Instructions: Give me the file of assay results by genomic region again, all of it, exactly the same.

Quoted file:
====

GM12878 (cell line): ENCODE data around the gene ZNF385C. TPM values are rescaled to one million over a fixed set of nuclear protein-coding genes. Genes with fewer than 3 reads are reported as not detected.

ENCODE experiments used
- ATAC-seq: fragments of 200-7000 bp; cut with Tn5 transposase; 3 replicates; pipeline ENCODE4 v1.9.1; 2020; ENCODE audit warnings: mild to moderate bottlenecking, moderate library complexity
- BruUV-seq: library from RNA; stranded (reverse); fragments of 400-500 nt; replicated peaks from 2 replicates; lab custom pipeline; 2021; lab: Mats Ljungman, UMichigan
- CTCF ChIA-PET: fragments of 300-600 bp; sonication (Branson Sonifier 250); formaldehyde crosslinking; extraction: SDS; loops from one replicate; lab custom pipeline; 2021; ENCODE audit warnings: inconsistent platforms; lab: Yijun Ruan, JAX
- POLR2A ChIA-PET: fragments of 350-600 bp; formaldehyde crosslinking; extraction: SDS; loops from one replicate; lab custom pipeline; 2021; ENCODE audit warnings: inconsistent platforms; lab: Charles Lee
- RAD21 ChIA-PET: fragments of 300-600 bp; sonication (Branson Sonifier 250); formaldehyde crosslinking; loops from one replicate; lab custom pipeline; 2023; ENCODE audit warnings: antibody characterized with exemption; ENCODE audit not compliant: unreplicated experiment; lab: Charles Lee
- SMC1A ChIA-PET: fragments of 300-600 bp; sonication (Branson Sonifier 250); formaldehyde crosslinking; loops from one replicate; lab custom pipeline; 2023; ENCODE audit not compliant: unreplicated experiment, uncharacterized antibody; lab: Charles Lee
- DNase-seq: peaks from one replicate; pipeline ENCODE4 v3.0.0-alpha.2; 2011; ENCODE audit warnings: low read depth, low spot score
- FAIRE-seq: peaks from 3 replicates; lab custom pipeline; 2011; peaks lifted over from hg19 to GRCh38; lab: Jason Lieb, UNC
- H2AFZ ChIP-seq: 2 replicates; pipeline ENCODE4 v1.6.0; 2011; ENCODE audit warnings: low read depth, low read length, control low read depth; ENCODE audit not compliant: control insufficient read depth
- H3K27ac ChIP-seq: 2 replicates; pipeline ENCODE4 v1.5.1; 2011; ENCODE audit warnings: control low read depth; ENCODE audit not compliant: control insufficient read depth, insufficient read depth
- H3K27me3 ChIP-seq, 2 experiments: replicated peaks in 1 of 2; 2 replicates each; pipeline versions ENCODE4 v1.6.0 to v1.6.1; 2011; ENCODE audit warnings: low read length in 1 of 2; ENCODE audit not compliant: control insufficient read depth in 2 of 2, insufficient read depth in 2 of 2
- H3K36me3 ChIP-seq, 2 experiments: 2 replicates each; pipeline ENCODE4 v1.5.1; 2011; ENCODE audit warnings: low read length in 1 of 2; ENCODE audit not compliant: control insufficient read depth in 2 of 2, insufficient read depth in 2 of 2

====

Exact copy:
GM12878 (cell line): ENCODE data around the gene ZNF385C. TPM values are rescaled to one million over a fixed set of nuclear protein-coding genes. Genes with fewer than 3 reads are reported as not detected.

ENCODE experiments used
- ATAC-seq: fragments of 200-7000 bp; cut with Tn5 transposase; 3 replicates; pipeline ENCODE4 v1.9.1; 2020; ENCODE audit warnings: mild to moderate bottlenecking, moderate library complexity
- BruUV-seq: library from RNA; stranded (reverse); fragments of 400-500 nt; replicated peaks from 2 replicates; lab custom pipeline; 2021; lab: Mats Ljungman, UMichigan
- CTCF ChIA-PET: fragments of 300-600 bp; sonication (Branson Sonifier 250); formaldehyde crosslinking; extraction: SDS; loops from one replicate; lab custom pipeline; 2021; ENCODE audit warnings: inconsistent platforms; lab: Yijun Ruan, JAX
- POLR2A ChIA-PET: fragments of 350-600 bp; formaldehyde crosslinking; extraction: SDS; loops from one replicate; lab custom pipeline; 2021; ENCODE audit warnings: inconsistent platforms; lab: Charles Lee
- RAD21 ChIA-PET: fragments of 300-600 bp; sonication (Branson Sonifier 250); formaldehyde crosslinking; loops from one replicate; lab custom pipeline; 2023; ENCODE audit warnings: antibody characterized with exemption; ENCODE audit not compliant: unreplicated experiment; lab: Charles Lee
- SMC1A ChIA-PET: fragments of 300-600 bp; sonication (Branson Sonifier 250); formaldehyde crosslinking; loops from one replicate; lab custom pipeline; 2023; ENCODE audit not compliant: unreplicated experiment, uncharacterized antibody; lab: Charles Lee
- DNase-seq: peaks from one replicate; pipeline ENCODE4 v3.0.0-alpha.2; 2011; ENCODE audit warnings: low read depth, low spot score
- FAIRE-seq: peaks from 3 replicates; lab custom pipeline; 2011; peaks lifted over from hg19 to GRCh38; lab: Jason Lieb, UNC
- H2AFZ ChIP-seq: 2 replicates; pipeline ENCODE4 v1.6.0; 2011; ENCODE audit warnings: low read depth, low read length, control low read depth; ENCODE audit not compliant: control insufficient read depth
- H3K27ac ChIP-seq: 2 replicates; pipeline ENCODE4 v1.5.1; 2011; ENCODE audit warnings: control low read depth; ENCODE audit not compliant: control insufficient read depth, insufficient read depth
- H3K27me3 ChIP-seq, 2 experiments: replicated peaks in 1 of 2; 2 replicates each; pipeline versions ENCODE4 v1.6.0 to v1.6.1; 2011; ENCODE audit warnings: low read length in 1 of 2; ENCODE audit not compliant: control insufficient read depth in 2 of 2, insufficient read depth in 2 of 2
- H3K36me3 ChIP-seq, 2 experiments: 2 replicates each; pipeline ENCODE4 v1.5.1; 2011; ENCODE audit warnings: low read length in 1 of 2; ENCODE audit not compliant: control insufficient read depth in 2 of 2, insufficient read depth in 2 of 2